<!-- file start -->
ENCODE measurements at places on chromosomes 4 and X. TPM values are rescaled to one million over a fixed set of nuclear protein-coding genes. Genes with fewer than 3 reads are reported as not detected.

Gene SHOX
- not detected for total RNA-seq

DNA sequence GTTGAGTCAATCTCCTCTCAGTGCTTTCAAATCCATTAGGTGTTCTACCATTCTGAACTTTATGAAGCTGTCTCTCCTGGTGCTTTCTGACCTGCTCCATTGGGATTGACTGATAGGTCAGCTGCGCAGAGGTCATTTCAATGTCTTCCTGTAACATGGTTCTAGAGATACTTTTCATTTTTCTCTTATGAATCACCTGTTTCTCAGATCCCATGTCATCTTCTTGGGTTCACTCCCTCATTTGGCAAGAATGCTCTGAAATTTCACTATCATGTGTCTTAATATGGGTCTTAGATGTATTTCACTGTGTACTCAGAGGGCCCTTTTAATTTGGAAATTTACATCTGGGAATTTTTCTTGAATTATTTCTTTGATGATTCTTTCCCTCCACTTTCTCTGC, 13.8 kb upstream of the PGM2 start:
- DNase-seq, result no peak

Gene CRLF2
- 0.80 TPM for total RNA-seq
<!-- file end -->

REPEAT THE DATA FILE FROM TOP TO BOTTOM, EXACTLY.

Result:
ENCODE measurements at places on chromosomes 4 and X. TPM values are rescaled to one million over a fixed set of nuclear protein-coding genes. Genes with fewer than 3 reads are reported as not detected.

Gene SHOX
- not detected for total RNA-seq

DNA sequence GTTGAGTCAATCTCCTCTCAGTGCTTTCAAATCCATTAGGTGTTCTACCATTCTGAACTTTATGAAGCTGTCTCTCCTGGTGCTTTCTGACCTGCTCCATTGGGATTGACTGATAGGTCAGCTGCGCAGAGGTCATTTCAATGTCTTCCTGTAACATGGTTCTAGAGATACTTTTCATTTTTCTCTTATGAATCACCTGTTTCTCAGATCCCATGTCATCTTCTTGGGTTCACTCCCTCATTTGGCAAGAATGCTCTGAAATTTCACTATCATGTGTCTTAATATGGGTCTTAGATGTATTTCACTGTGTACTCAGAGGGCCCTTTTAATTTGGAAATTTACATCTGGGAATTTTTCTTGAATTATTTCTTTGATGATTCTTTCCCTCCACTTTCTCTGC, 13.8 kb upstream of the PGM2 start:
- DNase-seq, result no peak

Gene CRLF2
- 0.80 TPM for total RNA-seq